Journal of AHIMA examines the problems related to value-based care requirements and the role of EHRs in solving them
Electronic health records (EHRs) play a critical role in providing the required data for some value-based care programs. But variations in EHR systems, vendors, and healthcare organizations make it increasingly difficult to access reporting and compliance information mandated by some value-based care programs.
In the article Are We There Yet? Evaluating Whether EHRs are Meeting the Needs of Value Based Care, in the November-December issue of the Journal of AHIMA (@AHIMAResources), Mary Butler examines the complexities of managing data requirements for value-based care programs and the role of EHRs and HIM professionals in the process of providing greater interoperability within health information exchanges (HIEs).
Experts say that value-based care requires reporting and analysis based on the integration of multiple types of data, including EHRs. Additionally, EHRs provide the ability to conduct predictive analytics and clinical decision support, which also supports value-based care.
HIEs are integral to this process, according to the article. “Through their interaction with regulations, health information exchanges, physicians, vendors, and IT and finance departments, HIM holds the key to unlocking value-based care and offering insight on how it’s progressing,” Butler writes.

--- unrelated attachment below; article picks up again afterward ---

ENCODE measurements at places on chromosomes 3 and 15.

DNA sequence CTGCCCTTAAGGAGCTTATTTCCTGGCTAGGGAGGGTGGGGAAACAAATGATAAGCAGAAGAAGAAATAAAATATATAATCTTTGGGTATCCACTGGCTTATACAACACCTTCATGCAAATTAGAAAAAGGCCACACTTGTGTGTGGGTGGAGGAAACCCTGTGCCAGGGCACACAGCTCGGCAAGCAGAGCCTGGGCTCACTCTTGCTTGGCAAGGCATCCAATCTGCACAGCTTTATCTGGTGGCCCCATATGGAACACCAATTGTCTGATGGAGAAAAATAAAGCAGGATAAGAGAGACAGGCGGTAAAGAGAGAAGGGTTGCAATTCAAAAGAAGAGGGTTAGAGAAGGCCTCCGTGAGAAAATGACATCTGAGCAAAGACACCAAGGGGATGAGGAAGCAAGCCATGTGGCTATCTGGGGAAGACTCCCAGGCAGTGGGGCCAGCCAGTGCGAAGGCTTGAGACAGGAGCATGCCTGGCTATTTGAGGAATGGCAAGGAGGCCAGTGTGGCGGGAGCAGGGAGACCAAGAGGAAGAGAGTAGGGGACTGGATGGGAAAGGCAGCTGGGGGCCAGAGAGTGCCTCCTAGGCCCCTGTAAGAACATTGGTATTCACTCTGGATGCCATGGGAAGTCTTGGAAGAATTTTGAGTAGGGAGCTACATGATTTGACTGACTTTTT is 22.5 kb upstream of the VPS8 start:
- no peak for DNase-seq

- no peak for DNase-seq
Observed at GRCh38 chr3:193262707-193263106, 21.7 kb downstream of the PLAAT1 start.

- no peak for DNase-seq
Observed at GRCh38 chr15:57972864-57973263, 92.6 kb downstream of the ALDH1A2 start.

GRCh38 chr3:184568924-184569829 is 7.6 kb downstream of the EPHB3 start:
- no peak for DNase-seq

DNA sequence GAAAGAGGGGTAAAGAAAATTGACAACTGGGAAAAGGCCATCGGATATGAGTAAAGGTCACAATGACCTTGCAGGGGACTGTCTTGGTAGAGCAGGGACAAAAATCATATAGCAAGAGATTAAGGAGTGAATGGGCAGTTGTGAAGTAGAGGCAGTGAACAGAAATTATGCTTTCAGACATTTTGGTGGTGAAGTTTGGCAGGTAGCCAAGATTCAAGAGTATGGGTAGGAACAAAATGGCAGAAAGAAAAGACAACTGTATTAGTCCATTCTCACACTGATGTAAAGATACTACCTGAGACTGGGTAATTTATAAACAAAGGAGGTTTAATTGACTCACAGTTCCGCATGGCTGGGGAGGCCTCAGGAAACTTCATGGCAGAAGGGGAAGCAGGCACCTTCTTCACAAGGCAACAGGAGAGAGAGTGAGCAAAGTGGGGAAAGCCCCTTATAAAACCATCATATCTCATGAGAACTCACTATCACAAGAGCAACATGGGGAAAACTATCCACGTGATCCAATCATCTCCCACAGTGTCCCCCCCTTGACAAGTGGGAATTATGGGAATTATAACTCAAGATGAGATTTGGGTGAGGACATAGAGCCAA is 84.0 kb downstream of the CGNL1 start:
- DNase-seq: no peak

Experts say that HIEs are a vehicle for delivering quality-based care since they are able to cover more individuals in a region and exchange more meaningful data than hospitals whose EHRs can’t communicate.
“HIM professionals have a unique opportunity to use their expertise with EHRs to advance the effectiveness of HIEs,” said AHIMA CEO Wylecia Wiggs Harris, PhD, CAE. “As we embrace value-based care programs, it is vital to have leaders in HIM to effectively manage and share required data.”
HIEs address many of the challenges related to value-based care requirements including:
- Health systems that use more than one EHR vendor across various care settings
- Lack of governance around documentation procedures
- Different quality indicators for different payers
- Coding to reflect social determinants of health
Read this article and more in the November-December of the Journal of AHIMA or online at journal.ahima.org.
The American Health Information Management Association (AHIMA) represents more than 103,000 health information professionals in the United States and around the world. AHIMA is committed to promoting and advocating for best practices in health information and to actively contributing to the development and advancement of health information professionals worldwide.